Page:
Top 100 Albums of the Decade: #63 Wilco - Yankee Hotel Foxtrot

Top 100 Albums of the Decade list will be posted over the course of 100 days. On September 23rd, we will post one album and continue every day until December 31st, when we will unveil our #1 album of the decade!

Please read our introduction to learn about our nominating and ordering process.

#63 Wilco - Yankee Hotel Foxtrot

Wilco began in the mid-90's after Jay Farrar, lead singer of Uncle Tupelo, parted ways with the band. Jeff Tweedy took the reigns and formed Wilco, which carried on the same alt-country sound that occasionally inspired, but usually tended to bore. But, in 2002, Wilco released their masterpiece, Yankee Hotel Foxtrot.

Yankee Hotel Foxtrot was a fucking mess compared to Wilco's previous efforts and this was precisely what made it so brilliant. Even the name alt-country sounds boring, but when combined with a sophisticated experimental angle, it can be the one of the most entertaining and inspiring sounds of the decade. Such was the case with YHF, an album that was, at its core, a cute folk record, but, on its surface, was an unprecedented experimental album that dirtied, yet, ironically, shined Wilco's best attributes.

The opening track, "I am Trying to Break Your Heart," begins like a toy marching boy gone haywire, with a careful drum beat, followed by a robotic guitar chord and a steeply dipping bass line, all layered above a pulsating drone. Bells and other odds and ends twinkle in and out as Tweedy sets the tone for the album with his bizarre lyrics. "I am an American aquarium drinker. I assasin down the avenue." Even though the majority of Tweedy's lyrics are indecipherable on YHF, they are delivered in way that effectively relays the heart of his message. Along with this delivery, the music accents and suppresses the tone of Tweedy's voice and words so perfectly. It could be a droning organ below Tweedy's mumbles or a static noise above Tweedy's shouts. In any case, it's a seamless blend of the bizarre and the norm and this theme is applicable to each song and the album as a whole. The album goes in and out of the norm. From the clamor of "I am Trying to Break Your Heart" we trot into to the simplicity of "Kamera" - from the closing freakout of "War on War" we fall gently into the soft charm of "Jesus, etc." YHF never fails to take you for a turn to a new surprise.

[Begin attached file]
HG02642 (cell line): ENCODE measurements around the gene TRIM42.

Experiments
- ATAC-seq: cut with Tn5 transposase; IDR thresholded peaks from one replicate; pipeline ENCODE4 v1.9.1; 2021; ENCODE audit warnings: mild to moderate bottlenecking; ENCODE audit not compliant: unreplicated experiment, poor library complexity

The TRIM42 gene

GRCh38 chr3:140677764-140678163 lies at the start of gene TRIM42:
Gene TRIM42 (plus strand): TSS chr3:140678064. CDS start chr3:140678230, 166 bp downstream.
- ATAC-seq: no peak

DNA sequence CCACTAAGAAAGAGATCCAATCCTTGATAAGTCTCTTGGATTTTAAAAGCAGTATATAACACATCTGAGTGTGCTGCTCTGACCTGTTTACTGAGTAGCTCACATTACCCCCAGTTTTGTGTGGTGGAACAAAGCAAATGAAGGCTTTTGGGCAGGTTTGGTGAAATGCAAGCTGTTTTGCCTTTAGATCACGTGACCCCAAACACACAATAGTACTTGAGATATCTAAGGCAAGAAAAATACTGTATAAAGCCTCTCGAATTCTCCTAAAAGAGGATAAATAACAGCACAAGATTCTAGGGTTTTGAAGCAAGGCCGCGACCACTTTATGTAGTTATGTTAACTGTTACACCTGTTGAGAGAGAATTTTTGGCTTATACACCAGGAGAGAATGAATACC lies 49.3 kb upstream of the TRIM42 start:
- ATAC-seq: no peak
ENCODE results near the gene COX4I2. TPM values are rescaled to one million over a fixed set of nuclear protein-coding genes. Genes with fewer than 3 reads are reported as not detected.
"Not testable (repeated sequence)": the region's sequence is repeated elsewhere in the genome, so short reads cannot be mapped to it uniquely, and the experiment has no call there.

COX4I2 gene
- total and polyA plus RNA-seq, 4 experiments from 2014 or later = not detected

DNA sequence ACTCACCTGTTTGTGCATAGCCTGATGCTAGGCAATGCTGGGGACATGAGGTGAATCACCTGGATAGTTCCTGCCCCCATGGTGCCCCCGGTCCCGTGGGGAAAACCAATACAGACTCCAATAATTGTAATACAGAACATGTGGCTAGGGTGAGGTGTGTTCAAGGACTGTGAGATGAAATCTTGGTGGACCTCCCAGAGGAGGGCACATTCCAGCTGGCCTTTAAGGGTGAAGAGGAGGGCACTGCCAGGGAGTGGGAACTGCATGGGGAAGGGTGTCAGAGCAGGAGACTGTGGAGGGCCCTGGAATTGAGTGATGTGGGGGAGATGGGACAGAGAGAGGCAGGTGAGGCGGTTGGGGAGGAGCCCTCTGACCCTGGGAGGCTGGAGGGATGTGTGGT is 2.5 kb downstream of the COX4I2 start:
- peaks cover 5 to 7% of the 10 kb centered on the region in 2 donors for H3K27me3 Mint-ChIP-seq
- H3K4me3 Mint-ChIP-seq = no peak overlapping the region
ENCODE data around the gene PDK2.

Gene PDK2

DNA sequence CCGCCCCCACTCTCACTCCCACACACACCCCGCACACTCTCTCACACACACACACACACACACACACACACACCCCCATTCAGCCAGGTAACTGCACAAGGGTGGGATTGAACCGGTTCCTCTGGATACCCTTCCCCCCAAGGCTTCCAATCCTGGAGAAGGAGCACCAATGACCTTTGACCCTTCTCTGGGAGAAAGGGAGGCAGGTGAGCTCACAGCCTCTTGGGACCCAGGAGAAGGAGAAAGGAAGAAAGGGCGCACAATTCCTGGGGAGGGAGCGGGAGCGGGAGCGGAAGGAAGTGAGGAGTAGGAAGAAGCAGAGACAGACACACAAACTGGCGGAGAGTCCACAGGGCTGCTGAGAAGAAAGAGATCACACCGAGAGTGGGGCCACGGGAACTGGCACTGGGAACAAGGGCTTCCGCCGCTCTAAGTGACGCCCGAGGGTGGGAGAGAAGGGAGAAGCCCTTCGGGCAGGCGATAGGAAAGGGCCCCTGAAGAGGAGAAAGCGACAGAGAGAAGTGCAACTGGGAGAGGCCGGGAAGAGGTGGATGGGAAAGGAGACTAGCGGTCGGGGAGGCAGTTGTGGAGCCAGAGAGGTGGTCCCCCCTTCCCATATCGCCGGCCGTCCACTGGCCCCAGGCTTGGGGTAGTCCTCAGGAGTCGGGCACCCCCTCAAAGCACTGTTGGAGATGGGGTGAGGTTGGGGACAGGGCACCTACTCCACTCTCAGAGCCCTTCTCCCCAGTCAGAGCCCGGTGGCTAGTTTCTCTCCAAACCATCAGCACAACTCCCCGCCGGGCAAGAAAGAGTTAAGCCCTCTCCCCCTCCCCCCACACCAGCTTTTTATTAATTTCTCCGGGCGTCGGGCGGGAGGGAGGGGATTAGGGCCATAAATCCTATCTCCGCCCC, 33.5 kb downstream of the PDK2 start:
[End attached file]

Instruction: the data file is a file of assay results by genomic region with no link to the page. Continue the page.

Check back tomorrow for the next album! To see the full list of the Top 100 Albums of the Decade, click here.

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